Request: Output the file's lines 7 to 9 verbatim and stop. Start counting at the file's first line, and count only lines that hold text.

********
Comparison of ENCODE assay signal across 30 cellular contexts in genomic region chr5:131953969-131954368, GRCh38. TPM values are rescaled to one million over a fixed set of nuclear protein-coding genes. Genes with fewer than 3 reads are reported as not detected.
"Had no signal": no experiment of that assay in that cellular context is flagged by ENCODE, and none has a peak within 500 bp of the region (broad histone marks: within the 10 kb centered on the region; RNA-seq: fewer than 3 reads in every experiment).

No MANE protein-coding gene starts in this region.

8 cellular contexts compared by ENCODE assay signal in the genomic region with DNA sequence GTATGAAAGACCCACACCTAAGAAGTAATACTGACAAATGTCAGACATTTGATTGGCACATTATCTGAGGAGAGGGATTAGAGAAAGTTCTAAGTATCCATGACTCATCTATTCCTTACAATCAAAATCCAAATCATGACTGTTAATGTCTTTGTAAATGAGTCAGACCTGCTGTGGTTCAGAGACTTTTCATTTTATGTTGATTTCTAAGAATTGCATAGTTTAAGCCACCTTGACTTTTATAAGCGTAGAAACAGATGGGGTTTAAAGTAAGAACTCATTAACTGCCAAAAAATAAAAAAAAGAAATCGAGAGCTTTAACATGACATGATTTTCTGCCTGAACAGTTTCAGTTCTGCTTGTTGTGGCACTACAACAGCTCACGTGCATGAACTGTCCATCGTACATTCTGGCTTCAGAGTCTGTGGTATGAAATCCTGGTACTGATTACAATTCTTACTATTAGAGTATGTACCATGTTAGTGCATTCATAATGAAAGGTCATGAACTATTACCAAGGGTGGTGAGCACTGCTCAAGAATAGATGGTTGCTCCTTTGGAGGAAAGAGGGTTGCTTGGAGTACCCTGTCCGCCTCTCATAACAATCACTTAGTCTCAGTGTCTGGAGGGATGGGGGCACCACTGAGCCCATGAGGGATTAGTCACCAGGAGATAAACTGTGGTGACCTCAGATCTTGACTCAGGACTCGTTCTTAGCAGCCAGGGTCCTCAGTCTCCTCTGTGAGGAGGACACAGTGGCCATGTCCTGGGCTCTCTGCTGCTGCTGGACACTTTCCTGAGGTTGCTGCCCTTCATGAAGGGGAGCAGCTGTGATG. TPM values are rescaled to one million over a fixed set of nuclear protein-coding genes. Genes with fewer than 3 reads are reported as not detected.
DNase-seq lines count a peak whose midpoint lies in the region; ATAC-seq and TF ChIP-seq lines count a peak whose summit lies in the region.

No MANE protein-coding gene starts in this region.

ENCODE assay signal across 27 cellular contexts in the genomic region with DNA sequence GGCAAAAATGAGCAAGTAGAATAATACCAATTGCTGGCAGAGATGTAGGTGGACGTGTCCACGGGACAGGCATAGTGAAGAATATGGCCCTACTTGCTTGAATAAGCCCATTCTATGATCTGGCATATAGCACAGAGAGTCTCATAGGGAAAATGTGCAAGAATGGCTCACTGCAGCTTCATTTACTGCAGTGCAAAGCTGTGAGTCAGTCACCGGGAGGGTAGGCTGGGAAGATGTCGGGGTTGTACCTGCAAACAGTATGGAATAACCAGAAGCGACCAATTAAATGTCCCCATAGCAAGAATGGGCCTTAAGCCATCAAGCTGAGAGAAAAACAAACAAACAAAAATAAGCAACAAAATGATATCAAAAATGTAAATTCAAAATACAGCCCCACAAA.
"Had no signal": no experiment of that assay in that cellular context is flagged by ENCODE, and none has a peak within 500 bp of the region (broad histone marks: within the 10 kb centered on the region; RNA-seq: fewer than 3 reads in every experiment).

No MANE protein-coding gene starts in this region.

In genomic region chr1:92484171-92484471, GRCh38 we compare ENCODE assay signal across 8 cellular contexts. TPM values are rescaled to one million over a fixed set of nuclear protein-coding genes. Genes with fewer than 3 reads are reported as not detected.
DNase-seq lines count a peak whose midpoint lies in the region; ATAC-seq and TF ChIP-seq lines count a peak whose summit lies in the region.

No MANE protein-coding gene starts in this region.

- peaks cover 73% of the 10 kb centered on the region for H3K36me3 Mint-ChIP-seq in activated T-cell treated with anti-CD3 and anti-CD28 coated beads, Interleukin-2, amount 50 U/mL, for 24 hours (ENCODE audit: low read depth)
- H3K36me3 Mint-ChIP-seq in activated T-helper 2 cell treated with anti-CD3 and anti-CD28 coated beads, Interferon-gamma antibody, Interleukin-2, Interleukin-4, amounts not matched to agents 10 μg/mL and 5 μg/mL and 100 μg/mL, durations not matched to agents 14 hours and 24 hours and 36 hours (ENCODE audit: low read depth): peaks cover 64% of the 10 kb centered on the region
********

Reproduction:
ENCODE assay signal across 27 cellular contexts in the genomic region with DNA sequence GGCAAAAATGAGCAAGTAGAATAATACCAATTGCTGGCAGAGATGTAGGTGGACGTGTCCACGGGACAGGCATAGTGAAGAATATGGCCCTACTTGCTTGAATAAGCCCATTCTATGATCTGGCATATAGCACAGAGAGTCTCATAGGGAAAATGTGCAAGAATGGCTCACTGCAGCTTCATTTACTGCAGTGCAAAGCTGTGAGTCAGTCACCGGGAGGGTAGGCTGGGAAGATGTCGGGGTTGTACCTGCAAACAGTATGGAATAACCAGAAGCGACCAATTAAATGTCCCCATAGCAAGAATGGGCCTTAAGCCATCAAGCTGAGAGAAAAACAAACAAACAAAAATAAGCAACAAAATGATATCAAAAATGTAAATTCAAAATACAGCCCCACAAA.
"Had no signal": no experiment of that assay in that cellular context is flagged by ENCODE, and none has a peak within 500 bp of the region (broad histone marks: within the 10 kb centered on the region; RNA-seq: fewer than 3 reads in every experiment).

No MANE protein-coding gene starts in this region.